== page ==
# Lab 8: Linked Lists and Sets

Due at 11:59pm on 03/19/2015.

## Starter Files

Download lab08.zip. Inside the archive, you will find starter files for the questions in this lab, along with a copy of the OK autograder.

## Submission

By the end of this lab, you should have submitted the lab with `python3 ok --submit`. You may submit more than once before the deadline; only the final submission will be graded.

• To receive credit for this lab, you must complete questions 1-5 in lab08.py and submit through OK.
• Questions 6-10 are extra practice. They can be found in the lab08_extra.py file. It is recommended that you complete these problems on your own time.

### Question 1

Implement a function `slice_link` that slices a given Link. `slice_link` should slice the Link starting at `start` and ending one element before `end`, as with a normal Python list.
``````def slice_link(link, start, end):
"""Slices a Link from start to end (as with a normal Python list).

"""
if end == 0:
elif start == 0:
else:

## Sets

A set is an unordered collection of distinct objects that supports membership testing, union, intersection, and adjunction:

• Construction

``````>>> empty = set() # construct an empty set
>>> s = {3, 2, 1, 4, 4}
>>> s
{1, 2, 3, 4}``````

``````>>> s.add(5)
>>> s
{1, 2, 3, 4, 5}``````
• Operations

``````>>> 3 in s
True
>>> 7 not in s
True
>>> len(s)
5
>>> s.union({1, 5})
{1, 2, 3, 4, 5}
>>> s.intersection({6, 5, 4, 3})
{3, 4, 5}``````

For more detail on Sets you can go to this link

### Question 2

Implement the union function for sets. Union takes in two sets, and returns a new set with elements from the first set, and all other elements that have not already have been seen in the second set.

``````def union(s1, s2):
"""Returns the union of two sets.

>>> r = {0, 6, 6}
>>> s = {1, 2, 3, 4}
>>> t = union(s, {1, 6})
>>> t
{1, 2, 3, 4, 6}
>>> union(r, t)
{0, 1, 2, 3, 4, 6}
"""
union_set = set()
for elem in s1:
for elem in s2:
return union_set``````

### Question 3

Implement the intersection function for two sets. Intersection takes in two sets and returns a new set of only the elements in both sets.

``````def intersection(s1, s2):
"""Returns the intersection of two sets.

>>> r = {0, 1, 4, 0}
>>> s = {1, 2, 3, 4}
>>> t = intersection(s, {3, 4, 2})
>>> t
{2, 3, 4}
>>> intersection(r, t)
{4}
"""
intersection_set = set()
for elem in s1:
if elem in s2:
return intersection_set``````

### Question 4

Write the following function so it runs in O(n) time.

``````def extra_elem(a,b):
"""B contains every element in A, and has one additional member, find

>>> extra_elem(['dog', 'cat', 'monkey'],  ['dog',  'cat',  'monkey',  'giraffe'])
'giraffe'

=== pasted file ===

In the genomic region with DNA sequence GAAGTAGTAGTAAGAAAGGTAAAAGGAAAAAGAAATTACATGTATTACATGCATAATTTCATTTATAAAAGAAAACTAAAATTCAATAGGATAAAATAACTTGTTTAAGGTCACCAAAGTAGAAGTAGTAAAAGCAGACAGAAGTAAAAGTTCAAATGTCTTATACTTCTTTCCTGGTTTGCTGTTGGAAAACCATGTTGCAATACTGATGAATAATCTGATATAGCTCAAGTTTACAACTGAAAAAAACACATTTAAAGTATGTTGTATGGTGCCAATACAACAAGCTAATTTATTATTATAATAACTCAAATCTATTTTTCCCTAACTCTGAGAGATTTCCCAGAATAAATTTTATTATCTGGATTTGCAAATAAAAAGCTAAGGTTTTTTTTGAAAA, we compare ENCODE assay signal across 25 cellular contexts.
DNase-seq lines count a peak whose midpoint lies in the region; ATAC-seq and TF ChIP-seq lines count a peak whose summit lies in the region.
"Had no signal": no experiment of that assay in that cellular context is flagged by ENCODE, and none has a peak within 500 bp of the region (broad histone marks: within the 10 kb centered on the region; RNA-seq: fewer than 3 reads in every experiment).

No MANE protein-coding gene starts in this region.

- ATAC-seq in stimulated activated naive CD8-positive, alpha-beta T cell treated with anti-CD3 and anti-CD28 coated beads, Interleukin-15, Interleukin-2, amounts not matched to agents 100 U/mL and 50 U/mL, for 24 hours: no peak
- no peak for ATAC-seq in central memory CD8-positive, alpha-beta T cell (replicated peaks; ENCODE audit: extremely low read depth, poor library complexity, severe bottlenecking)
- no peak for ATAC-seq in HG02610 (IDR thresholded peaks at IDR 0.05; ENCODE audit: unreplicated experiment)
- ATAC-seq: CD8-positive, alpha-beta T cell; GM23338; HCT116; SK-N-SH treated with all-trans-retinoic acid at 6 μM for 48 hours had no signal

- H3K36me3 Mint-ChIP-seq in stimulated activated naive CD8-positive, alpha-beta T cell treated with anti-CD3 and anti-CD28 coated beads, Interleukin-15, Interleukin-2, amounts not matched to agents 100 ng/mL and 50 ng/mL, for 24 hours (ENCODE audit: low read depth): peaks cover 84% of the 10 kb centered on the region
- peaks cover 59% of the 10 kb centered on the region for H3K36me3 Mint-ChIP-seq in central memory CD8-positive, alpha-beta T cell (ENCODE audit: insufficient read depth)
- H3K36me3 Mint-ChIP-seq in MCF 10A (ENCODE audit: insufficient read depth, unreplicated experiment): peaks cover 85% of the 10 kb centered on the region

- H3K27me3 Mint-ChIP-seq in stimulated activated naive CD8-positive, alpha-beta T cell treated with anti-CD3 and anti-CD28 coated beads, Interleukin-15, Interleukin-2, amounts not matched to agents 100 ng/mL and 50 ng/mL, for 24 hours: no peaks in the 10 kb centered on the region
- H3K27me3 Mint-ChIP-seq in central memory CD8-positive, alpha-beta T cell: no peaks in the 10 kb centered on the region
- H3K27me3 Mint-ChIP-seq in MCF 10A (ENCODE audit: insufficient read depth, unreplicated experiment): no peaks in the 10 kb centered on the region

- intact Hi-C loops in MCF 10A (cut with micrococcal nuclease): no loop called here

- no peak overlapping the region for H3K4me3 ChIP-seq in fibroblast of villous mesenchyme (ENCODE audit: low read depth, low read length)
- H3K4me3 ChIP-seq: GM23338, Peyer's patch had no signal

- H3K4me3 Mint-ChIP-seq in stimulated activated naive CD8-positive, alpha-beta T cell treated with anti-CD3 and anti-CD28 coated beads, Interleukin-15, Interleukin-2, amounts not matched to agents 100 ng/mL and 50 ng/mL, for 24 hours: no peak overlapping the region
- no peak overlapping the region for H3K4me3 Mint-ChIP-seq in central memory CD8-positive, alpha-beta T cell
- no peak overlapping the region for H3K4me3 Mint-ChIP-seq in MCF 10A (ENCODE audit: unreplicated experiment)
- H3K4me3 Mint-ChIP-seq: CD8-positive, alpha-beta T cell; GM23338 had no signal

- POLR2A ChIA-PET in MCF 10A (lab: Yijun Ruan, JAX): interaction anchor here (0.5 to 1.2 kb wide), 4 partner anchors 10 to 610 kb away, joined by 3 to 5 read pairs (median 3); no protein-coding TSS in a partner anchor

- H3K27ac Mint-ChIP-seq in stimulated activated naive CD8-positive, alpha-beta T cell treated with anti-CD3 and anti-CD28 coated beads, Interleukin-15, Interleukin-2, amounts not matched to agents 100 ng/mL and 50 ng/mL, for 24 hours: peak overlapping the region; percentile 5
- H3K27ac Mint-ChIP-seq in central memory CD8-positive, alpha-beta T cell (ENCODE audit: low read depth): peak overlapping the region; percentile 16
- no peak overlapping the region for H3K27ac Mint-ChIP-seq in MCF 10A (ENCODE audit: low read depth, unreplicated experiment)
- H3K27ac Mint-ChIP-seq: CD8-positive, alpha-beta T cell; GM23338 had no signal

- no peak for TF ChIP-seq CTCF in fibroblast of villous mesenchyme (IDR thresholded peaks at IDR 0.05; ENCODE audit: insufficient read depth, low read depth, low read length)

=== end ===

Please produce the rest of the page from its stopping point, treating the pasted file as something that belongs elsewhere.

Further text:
>>> extra_elem([1, 2, 3, 4, 5], [1, 2, 3, 4, 5, 6])
6
"""
return list(set(b) - set(a))[0]``````

### Question 5

Write the following function so it runs in O(n) time.

``````def find_duplicates(lst):
"""Returns True if lst has any duplicates and False if it does not.

>>> find_duplicates([1, 2, 3, 4, 5])
False
>>> find_duplicates([1, 2, 3, 4, 2])
True
"""
return len(set(lst)) != len(lst)``````

## Extra Questions

The following questions are for extra practice — they can be found in the lab08_extra.py file. It is recommended that you complete these problems on your own time.

### Question 6

Write the following function so it runs in O(n) time.

``````def add_up(n, lst):
"""Returns True if any two non identical elements in lst add up to any n.

>>> add_up(100, [1, 2, 3, 4, 5])
False
>>> add_up(7, [1, 2, 3, 4, 2])
True
False
"""
check_set = set()
for elem in lst:
if n - elem != elem:
return bool(intersection(check_set, set(lst)))``````

### Question 7

Write the following function so it runs in O(log n) time.

``````def pow(n,k):
"""Computes n^k.

>>> pow(2, 3)
8
>>> pow(4, 2)
16
"""
if k == 1:
return n
if k % 2 == 0:
return pow(n*n,k//2)
else:
return n * pow(n*n, k//2)``````

### Question 8

Write the following function so it runs in O(n) time.

``````def missing_no(lst):
"""lst contains all the numbers from 1 to n for some n except some
number k. Find k.

>>> missing_no([1, 0, 4, 5, 7, 9, 2, 6, 3])
8
>>> missing_no(list(filter(lambda x: x != 293, list(range(2000)))))
293
"""
return sum(range(max(lst) + 1)) - sum(lst)``````

### Question 9

Write the following function so it runs in O(n) time.

``````def find_duplicates_k(k, lst):
"""Returns True if there are any duplicates in lst that are within k
indices apart.

>>> find_duplicates_k(3, [1, 2, 3, 4, 1])
False
>>> find_duplicates_k(4, [1, 2, 3, 4, 1])
True
"""
prev_set = set()
for i, elem in enumerate(lst):
if elem in prev_set:
return True
if i - k >= 0:
prev_set.remove(lst[i - k])
return False``````

### Question 10: Extra for Experts

Write the following function so it runs in O(n) time.

``````def find_duplicates_k_l(k, l, lst):
"""Returns True if there are any two values who in lst that are within k
indices apart AND if the absolute value of their difference is less than
or equal to l.

>>> find_duplicates_k_l(4, 0, [1, 2, 3, 4, 5])
False
>>> find_duplicates_k_l(4, 1, [1, 2, 3, 4, 5])
True
>>> find_duplicates_k_l(4, 0, [1, 2, 3, 4, 1])
True
>>> find_duplicates_k_l(2, 0, [1, 2, 3, 4, 1])
False
>>> find_duplicates_k_l(1, 100, [100, 275, 320, 988, 27])
True
>>> find_duplicates_k_l(1, 100, [100, 199, 275, 320, 988, 27])
True
>>> find_duplicates_k_l(1, 100, [100, 23, 199, 275, 320, 988, 27])
True
>>> find_duplicates_k_l(2, 100, [100, 23, 199, 275, 320, 988, 27])
True
"""